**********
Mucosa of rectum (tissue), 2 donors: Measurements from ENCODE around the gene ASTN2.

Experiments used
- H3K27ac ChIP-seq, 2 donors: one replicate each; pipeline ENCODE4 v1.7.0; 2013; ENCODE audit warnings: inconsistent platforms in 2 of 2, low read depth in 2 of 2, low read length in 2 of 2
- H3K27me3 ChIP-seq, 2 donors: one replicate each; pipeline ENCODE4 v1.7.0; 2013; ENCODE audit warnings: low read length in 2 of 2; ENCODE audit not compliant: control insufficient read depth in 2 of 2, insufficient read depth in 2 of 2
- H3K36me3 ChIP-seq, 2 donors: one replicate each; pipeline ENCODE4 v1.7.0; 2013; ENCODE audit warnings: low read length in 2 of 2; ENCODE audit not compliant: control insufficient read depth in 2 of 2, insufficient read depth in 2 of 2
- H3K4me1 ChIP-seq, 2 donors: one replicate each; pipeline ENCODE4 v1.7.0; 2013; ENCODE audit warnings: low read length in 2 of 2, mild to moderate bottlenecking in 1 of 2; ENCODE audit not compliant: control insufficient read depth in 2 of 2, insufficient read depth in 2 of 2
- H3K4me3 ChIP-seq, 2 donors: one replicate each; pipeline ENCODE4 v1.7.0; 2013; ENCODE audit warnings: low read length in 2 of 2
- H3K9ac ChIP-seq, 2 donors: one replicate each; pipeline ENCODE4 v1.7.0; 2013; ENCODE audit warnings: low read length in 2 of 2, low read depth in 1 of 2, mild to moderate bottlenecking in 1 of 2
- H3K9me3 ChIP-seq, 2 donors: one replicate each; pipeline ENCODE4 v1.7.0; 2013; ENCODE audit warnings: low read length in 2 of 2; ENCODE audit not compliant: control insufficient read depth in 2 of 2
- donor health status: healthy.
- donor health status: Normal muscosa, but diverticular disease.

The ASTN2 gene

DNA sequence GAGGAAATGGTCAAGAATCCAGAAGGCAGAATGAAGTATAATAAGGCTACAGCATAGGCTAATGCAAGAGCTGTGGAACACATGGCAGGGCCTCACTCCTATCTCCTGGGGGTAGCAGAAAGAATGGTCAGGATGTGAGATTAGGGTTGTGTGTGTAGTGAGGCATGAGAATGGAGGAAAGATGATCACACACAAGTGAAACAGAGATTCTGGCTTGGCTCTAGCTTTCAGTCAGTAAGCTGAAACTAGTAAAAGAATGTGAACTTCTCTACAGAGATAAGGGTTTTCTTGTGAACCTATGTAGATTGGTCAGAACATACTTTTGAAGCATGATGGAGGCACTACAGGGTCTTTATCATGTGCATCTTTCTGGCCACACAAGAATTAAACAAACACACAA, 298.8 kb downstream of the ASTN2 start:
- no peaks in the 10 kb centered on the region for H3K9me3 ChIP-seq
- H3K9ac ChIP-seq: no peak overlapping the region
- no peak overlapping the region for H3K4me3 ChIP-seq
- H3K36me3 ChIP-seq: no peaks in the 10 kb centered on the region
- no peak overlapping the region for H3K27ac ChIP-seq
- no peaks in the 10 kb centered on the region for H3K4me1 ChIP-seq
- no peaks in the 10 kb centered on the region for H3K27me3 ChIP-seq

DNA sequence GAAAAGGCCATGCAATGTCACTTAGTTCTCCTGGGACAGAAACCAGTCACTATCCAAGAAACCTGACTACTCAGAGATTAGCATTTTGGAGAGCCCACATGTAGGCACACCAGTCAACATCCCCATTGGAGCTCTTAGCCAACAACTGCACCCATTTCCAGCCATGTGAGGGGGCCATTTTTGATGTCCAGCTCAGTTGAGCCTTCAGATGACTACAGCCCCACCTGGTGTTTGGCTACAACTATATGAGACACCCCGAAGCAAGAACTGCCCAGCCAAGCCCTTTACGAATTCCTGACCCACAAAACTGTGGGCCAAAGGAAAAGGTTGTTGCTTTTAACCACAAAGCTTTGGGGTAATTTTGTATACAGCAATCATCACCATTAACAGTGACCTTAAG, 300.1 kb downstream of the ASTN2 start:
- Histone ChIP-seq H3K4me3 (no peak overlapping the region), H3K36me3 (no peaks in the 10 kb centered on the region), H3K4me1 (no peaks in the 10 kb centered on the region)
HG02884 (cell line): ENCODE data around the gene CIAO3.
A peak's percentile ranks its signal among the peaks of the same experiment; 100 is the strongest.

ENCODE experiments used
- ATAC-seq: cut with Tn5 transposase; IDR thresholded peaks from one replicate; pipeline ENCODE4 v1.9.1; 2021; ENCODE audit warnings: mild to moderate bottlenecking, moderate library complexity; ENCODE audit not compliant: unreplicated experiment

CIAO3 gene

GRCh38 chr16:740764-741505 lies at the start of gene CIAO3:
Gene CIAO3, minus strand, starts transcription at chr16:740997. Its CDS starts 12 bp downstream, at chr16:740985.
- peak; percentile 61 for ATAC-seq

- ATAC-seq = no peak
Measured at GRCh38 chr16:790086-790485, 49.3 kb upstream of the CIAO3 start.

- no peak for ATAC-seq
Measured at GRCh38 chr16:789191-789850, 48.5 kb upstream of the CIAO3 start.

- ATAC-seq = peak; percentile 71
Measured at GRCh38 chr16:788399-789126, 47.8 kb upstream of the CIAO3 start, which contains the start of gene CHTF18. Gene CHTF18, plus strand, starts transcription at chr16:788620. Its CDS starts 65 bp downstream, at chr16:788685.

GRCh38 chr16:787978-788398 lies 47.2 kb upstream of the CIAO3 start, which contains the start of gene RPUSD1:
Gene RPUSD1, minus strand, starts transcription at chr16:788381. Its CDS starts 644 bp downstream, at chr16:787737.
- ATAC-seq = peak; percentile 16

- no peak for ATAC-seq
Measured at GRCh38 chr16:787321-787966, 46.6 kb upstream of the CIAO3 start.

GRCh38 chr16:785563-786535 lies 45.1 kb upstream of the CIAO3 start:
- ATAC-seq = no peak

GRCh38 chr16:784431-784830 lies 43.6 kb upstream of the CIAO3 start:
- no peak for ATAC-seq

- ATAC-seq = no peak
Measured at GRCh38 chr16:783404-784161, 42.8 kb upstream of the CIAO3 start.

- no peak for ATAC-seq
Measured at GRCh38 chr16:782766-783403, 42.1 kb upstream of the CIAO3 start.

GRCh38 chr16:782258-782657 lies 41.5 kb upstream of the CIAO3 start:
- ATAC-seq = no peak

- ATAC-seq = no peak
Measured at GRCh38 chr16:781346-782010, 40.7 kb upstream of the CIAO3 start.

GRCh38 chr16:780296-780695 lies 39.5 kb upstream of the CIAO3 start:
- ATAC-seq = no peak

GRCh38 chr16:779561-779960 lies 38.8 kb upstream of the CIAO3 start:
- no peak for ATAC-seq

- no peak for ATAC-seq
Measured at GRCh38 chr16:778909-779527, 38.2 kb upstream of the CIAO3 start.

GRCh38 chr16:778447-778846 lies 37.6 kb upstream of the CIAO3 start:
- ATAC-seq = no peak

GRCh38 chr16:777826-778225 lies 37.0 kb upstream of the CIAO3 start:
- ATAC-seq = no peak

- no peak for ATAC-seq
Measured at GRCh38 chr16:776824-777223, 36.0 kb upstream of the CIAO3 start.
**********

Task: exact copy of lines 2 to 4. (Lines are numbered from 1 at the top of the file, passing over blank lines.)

Experiments used
- H3K27ac ChIP-seq, 2 donors: one replicate each; pipeline ENCODE4 v1.7.0; 2013; ENCODE audit warnings: inconsistent platforms in 2 of 2, low read depth in 2 of 2, low read length in 2 of 2
- H3K27me3 ChIP-seq, 2 donors: one replicate each; pipeline ENCODE4 v1.7.0; 2013; ENCODE audit warnings: low read length in 2 of 2; ENCODE audit not compliant: control insufficient read depth in 2 of 2, insufficient read depth in 2 of 2